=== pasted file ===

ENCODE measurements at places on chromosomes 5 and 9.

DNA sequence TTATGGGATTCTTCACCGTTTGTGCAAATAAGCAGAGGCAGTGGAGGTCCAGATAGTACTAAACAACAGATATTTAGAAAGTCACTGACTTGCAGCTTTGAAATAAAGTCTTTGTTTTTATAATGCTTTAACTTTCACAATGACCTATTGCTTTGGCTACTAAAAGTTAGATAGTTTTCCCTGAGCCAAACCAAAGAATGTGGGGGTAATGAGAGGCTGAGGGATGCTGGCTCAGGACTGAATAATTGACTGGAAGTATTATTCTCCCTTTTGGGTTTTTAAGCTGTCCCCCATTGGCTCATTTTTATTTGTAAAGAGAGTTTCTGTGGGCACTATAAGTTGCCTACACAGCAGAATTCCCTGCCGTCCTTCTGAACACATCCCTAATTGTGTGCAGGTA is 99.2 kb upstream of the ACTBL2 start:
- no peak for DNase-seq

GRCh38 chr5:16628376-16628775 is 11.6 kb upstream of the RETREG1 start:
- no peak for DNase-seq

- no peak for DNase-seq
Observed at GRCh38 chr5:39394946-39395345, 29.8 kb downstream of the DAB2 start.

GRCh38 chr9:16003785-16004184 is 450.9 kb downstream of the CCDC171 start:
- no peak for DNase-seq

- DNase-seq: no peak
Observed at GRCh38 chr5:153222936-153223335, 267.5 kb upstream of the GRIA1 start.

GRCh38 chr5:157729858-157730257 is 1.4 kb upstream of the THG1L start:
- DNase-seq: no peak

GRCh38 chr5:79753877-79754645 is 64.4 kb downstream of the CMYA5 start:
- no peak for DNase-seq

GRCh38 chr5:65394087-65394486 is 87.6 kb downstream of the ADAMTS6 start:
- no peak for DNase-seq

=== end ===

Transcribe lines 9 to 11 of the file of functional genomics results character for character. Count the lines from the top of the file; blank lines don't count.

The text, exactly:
- no peak for DNase-seq

- DNase-seq: no peak
Observed at GRCh38 chr5:153222936-153223335, 267.5 kb upstream of the GRIA1 start.